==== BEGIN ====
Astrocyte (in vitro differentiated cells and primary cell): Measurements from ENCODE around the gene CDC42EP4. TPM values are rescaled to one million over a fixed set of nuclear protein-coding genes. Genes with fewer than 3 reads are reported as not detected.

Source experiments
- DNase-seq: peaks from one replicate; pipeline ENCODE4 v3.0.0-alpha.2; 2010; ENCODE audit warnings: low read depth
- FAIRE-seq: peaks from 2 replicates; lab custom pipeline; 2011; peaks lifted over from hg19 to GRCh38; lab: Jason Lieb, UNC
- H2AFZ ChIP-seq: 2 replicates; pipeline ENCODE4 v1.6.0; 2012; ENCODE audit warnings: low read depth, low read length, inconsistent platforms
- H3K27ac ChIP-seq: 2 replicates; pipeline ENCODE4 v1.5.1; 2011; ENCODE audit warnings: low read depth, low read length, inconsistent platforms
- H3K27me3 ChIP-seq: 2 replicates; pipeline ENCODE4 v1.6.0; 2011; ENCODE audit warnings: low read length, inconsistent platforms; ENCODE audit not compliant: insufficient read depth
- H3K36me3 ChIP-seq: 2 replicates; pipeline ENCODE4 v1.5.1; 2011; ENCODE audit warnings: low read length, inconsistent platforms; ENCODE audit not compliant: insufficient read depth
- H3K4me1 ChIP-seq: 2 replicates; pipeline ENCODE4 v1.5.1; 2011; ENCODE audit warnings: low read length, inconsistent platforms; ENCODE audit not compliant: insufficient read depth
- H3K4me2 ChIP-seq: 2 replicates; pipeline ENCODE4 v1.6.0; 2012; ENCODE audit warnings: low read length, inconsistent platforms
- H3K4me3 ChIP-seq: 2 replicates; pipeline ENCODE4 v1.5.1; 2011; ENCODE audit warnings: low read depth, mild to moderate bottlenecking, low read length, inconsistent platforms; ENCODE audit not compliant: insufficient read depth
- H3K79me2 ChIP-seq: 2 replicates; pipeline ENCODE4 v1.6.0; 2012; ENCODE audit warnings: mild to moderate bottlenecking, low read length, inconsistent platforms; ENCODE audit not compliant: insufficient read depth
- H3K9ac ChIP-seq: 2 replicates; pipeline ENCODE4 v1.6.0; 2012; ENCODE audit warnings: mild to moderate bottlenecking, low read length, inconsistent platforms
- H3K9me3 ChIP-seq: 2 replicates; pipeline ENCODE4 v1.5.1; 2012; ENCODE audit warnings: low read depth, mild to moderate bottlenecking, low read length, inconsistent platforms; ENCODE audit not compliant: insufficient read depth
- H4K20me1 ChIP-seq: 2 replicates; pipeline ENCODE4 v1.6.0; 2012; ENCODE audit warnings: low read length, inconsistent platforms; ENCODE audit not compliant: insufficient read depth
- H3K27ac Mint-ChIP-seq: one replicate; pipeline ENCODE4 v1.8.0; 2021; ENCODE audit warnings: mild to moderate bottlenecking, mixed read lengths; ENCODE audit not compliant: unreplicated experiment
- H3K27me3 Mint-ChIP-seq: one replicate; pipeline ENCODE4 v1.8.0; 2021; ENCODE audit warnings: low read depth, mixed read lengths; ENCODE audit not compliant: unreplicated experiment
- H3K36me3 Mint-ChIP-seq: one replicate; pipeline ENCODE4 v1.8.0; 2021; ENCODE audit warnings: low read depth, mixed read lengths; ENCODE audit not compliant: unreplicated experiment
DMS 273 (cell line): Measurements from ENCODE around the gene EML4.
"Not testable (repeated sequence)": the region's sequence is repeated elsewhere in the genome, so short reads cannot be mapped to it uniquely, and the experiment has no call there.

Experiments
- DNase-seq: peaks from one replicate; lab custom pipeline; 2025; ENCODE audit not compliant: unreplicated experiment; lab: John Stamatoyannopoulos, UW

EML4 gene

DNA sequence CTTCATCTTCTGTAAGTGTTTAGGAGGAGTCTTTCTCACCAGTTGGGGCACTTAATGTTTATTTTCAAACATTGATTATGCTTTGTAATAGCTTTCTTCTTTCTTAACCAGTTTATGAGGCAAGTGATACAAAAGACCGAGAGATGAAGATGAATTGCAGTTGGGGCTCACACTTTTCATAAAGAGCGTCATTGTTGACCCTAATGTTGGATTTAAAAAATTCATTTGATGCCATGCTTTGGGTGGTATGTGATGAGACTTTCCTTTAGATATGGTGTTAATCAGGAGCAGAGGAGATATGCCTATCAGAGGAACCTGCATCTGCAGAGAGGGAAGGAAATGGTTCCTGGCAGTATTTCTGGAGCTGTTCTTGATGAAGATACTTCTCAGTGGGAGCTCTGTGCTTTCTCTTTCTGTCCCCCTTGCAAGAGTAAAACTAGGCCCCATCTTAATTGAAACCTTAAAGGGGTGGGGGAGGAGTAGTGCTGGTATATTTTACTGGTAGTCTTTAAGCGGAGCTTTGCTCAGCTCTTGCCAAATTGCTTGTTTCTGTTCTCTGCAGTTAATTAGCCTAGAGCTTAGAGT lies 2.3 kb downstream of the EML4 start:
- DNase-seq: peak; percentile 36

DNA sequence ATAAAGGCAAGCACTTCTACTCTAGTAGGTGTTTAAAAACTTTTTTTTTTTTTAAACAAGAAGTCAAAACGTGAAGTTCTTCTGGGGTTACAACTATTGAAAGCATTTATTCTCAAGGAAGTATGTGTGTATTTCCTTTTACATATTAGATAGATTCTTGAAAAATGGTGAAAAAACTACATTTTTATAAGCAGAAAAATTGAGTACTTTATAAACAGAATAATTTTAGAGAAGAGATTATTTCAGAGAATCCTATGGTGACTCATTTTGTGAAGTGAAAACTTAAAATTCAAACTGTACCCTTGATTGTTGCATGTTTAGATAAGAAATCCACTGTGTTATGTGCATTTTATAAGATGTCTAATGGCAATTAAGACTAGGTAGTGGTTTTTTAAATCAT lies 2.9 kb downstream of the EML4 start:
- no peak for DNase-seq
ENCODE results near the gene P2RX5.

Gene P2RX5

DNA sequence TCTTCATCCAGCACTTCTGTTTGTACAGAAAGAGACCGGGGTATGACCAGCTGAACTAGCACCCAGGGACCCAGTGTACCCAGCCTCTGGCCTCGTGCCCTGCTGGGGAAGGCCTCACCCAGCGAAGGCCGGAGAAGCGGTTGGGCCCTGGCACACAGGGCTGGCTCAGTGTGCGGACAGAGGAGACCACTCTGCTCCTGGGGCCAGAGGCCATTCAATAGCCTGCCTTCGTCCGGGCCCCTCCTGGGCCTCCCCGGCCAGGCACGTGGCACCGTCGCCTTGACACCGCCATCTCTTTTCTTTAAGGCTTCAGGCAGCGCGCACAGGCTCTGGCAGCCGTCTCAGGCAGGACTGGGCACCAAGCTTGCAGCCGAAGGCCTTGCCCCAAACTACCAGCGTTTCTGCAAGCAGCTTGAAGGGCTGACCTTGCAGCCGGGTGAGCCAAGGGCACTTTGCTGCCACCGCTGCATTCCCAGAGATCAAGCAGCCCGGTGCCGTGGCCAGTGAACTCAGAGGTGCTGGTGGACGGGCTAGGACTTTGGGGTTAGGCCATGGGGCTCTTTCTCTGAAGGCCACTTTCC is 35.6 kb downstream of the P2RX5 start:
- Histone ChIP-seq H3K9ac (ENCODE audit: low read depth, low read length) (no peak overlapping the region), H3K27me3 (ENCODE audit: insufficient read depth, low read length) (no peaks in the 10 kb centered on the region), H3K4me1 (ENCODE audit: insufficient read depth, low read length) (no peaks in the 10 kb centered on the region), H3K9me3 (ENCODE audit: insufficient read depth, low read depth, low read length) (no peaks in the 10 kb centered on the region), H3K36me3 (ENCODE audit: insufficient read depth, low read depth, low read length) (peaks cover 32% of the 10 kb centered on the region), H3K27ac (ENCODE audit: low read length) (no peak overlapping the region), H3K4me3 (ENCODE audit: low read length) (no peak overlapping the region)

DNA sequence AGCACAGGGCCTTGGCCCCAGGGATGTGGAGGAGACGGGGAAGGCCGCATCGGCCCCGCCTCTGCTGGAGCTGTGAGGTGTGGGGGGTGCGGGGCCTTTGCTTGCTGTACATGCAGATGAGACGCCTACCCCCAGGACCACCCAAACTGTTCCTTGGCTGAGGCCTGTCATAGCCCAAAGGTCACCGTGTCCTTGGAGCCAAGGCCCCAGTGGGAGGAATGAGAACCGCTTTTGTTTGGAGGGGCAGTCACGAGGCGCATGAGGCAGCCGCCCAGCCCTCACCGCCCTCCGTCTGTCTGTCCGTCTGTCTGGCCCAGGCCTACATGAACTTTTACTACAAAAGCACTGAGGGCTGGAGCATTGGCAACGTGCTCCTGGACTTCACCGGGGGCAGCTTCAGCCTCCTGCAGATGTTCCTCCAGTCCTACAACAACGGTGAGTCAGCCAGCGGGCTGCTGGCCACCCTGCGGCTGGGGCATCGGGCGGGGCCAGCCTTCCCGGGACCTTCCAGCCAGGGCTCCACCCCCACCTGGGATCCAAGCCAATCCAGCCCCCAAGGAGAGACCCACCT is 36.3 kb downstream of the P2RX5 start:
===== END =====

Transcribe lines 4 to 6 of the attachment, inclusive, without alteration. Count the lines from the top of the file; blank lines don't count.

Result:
- FAIRE-seq: peaks from 2 replicates; lab custom pipeline; 2011; peaks lifted over from hg19 to GRCh38; lab: Jason Lieb, UNC
- H2AFZ ChIP-seq: 2 replicates; pipeline ENCODE4 v1.6.0; 2012; ENCODE audit warnings: low read depth, low read length, inconsistent platforms
- H3K27ac ChIP-seq: 2 replicates; pipeline ENCODE4 v1.5.1; 2011; ENCODE audit warnings: low read depth, low read length, inconsistent platforms